DADT repeal likely on House floor Friday; picks up critical senate support

The Murphy Amendment seeking repeal of the military’s Don’t Ask Don’t Tell policy is slated to come up near the end of the House’s consideration this week of the annual defense authorization bill.

Patrick Murphy
Patrick Murphy

The Murphy Amendment seeking repeal of the military’s Don’t Ask Don’t Tell policy is slated to come up near the end of the House’s consideration this week of the annual defense authorization bill.

The House Rules Committee released its plan for the defense bill late Wednesday night. That plan shows the committee approved 82 of the 193 amendments submitted for consideration on the bill and calls for the 82 amendments to be taken in order. The amendment submitted by Rep. Patrick Murphy (D-Penn.) is identified as Number 79.

There is a provision in the Rules report for an amendment to be taken out of order. For that to happen, Rep. Ike Skelton (D-Missouri) would have to give the presiding chairman 30 minutes advance notice.

The House floor action on a jobs bill was, as of Wednesday night, scheduled to resume on Thursday morning. According to one senior House aide said that will likely push back consideration of the defense funding bill until later in the day on Thursday. And for that reason, said the aide, consideration of the Murphy Amendment will not likely begin until sometime Friday, May 28.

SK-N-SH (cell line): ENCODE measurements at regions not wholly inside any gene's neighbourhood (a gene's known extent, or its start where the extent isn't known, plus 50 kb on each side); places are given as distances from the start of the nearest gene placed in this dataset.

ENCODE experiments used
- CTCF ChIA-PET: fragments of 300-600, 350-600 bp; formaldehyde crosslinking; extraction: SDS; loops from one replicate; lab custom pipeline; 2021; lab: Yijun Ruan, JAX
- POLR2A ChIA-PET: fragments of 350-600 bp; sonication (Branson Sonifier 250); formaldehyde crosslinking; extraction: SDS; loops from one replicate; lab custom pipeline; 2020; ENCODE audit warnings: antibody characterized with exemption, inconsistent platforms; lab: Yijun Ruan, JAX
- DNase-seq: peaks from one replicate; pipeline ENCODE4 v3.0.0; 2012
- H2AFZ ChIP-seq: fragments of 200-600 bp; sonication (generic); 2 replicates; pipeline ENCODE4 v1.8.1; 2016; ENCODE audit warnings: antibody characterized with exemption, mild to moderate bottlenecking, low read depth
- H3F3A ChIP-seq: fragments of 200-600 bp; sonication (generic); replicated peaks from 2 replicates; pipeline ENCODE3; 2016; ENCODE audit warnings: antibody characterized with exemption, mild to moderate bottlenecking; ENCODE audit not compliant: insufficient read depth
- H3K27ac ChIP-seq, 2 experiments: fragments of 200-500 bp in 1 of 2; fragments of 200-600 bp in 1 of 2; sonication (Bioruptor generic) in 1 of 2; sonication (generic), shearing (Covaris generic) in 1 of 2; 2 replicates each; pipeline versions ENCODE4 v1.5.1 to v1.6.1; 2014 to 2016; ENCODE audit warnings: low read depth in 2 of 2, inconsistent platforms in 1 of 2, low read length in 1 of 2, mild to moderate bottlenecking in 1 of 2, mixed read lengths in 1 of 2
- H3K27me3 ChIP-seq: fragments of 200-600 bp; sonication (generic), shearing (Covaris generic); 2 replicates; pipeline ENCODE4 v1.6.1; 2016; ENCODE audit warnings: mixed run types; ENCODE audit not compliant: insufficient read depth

In other breaking news late Wednesday, conservative Democratic Senator Robert Byrd of West Virginia has apparently issued a statement saying he will vote for the Murphy Amendment on Don’t Ask Don’t Tell. In a press release on plain paper, Byrd is quoted as saying he worked with the amendment’s supporters “to include a provision in the proposed compromise amendment that would delay the repeal…for 60 days after receipt” of the Pentagon study group report, which is due December 1.

“With these changes,” the press release quotes Byrd, “I will support the amendment….”

The language of the amendment printed by the House Rules committee calls for “a 60-day period after certification before the repeal took effect.”

Byrd was one of six senators that supporters of the repeal identified as critical to passage of repeal. Another, Ben Nelson (D-Nebraska) also said Wednesday he would support the repeal amendment. A third, Republican Scott Brown of Massachusetts, said Wednesday he would vote no; but the statewide gay political group MassEquality has stepped up its efforts to persuade Brown to change his mind, asking state residents to contact Brown again and urge his reconsideration. Virginia Democrat Jim Webb has also indicated he will vote against the amendment and Bill Nelson of Florida will support it. No word yet on Evan Bayh (D-Indiana) concerning the compromise amendment.

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